We all have different motivations for going to work but for the majority, it’s the usual reason, ‘to pay the bills’, so when the recruiter asks you what the lowest salary is that you’ll accept you may be forgiven for being a little stumped as well as fearful that you are about to blow your chances of being paid the figure that was in the recruiter’s mind which may be higher than the one you have just said. Here is some guidance on how to ensure you land a good deal.

How much salary you are looking for is becoming a more frequent question but it tends to be from recruiters rather than hiring managers because it’s the recruiting agents job to match you with the most suitable job available and that not only means for your skill set and experience but also for the pay on offer. It’s very rare therefore that you’ll be in an interview with the prospective employer and for them to ask you this question, as the recruiter should already have passed this information on. This may not be the case if it’s a small business or for those businesses that have handled the advertising and sourcing of candidates themselves, however.

Prepare your answer:  The first thing to do therefore is to prepare your answer and you need to consider carefully the job on offer, your experience and skills and how this matches the job that is being advertised. If you are extremely close to what they are looking for then you can expect to ask for the stated salary but if the job is a step up for you then you may need to factor that in to what is on offer. Remember that you do need to state an actual amount because they have asked the question because they are looking for an actual figure. Give the number first and the explanation second.

Put your emotions to one side: A lot of people feel uncomfortable talking about money and pay but you need to put your emotions and manners to one side because this is a key part of the employment contract and you need to get it right, otherwise you may regret the fact that you didn’t get the salary you deserve. The recruiter is not being rude by asking you this important question they are merely ensuring they put you forward for a job that meets your salary expectations. Think of it as if you are buying a house and you only want to look at houses that are within your budget, similarly if the recruiter started to show you jobs that were either below or above your salary expectations you wouldn’t be very happy either because it is either not enough or much higher but you aren’t suitably qualified for the role. Give the recruiter a range within which you are prepared to work, with a bottom figure and a top figure attached.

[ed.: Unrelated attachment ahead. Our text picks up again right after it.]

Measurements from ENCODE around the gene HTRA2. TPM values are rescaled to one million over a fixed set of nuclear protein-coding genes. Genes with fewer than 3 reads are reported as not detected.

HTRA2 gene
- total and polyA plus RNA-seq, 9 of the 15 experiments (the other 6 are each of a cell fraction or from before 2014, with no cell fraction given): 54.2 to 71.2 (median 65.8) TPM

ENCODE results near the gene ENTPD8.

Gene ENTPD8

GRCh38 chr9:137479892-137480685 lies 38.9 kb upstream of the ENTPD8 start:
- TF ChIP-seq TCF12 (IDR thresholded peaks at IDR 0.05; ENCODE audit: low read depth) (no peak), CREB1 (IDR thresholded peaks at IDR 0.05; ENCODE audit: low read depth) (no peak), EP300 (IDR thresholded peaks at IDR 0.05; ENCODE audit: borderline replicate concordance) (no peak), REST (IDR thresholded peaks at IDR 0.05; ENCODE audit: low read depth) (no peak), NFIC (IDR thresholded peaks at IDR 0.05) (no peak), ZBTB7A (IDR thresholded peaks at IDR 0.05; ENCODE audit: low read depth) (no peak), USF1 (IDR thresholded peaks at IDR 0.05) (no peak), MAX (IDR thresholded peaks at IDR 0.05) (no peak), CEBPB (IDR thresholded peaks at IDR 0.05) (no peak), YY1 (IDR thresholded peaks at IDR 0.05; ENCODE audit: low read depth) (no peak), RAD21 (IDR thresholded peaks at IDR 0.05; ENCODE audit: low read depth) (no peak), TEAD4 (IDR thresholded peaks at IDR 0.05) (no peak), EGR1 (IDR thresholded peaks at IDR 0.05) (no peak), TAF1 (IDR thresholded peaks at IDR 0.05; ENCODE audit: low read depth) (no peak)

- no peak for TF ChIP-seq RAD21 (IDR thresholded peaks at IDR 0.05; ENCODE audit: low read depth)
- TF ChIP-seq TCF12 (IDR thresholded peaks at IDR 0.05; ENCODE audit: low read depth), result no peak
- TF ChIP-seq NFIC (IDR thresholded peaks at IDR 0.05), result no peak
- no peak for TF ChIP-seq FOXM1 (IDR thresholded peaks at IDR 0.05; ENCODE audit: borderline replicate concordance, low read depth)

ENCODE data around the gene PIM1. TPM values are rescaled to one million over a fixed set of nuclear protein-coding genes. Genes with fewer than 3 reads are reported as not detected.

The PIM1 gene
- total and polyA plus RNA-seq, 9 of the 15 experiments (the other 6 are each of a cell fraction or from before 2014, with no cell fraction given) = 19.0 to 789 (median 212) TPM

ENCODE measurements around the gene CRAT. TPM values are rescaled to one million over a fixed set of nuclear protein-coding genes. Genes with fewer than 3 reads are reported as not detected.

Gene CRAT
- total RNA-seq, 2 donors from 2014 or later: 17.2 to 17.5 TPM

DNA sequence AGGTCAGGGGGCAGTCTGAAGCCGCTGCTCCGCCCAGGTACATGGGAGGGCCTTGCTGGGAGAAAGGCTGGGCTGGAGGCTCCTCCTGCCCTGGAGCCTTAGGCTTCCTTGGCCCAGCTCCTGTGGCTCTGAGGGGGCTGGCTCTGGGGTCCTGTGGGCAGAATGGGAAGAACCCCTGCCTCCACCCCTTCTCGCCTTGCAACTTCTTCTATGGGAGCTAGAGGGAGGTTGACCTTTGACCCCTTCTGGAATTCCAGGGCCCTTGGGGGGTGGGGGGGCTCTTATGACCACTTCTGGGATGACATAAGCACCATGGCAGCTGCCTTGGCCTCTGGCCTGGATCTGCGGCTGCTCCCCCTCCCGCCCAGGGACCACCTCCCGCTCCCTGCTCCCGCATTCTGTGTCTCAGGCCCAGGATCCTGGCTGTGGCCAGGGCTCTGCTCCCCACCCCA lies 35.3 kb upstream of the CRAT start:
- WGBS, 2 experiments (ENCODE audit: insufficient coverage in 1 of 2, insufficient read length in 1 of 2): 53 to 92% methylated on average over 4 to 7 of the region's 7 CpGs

Caveat your answer: You may want to caveat your answer by considering what is important to you and whether you would accept a lower salary for a job that is located either close to your home, gives you great experience or promotion opportunities, is flexible if you are working parent or is exactly the job or company you have always wanted to work in. These are all valid reasons for why you may take a salary hit for the job that works best for your personal circumstances.

Forget the risk:  Many people worry that they will ask for a salary that is lower than the recruiter or employer would have offered, whilst others worry that they will be asking for a salary that is above what is on offer. But the risk of saying nothing is the same as saying a number because if you refuse to put a figure forward the recruiter may send you for jobs that are not in line with your salary expectations or you may go through a rigorous selection process only to find out that you cannot take the job because it doesn’t pay the right amount of money or it is paid at a much higher rate but you are not suitable for the role and don’t have the right level of experience or skills to fulfil it.

Do your research: If you are being put forward for a job at a particular firm then you should do your research because you will be best equipped to answer the question about what salary you will accept if you know what the going rate is for that level of job within the firm you are interested in working for. You can also look for benchmarking data for the industry and sector you work in and scour the job advertisement websites for advertised salaries for similar jobs. This will all give you a good idea of a realistic salary range to work within.

Remember that the best way to approach an interview is to be prepared and this not only applies for the questions you might be asked about how your experience and skills fit the job on offer but also for the salary that they wish to pay, because no matter how good you are, if they can’t afford you, it’s probably better to find that out sooner rather than as far down the interview stage as a firm offer.

Author: Annie Hayes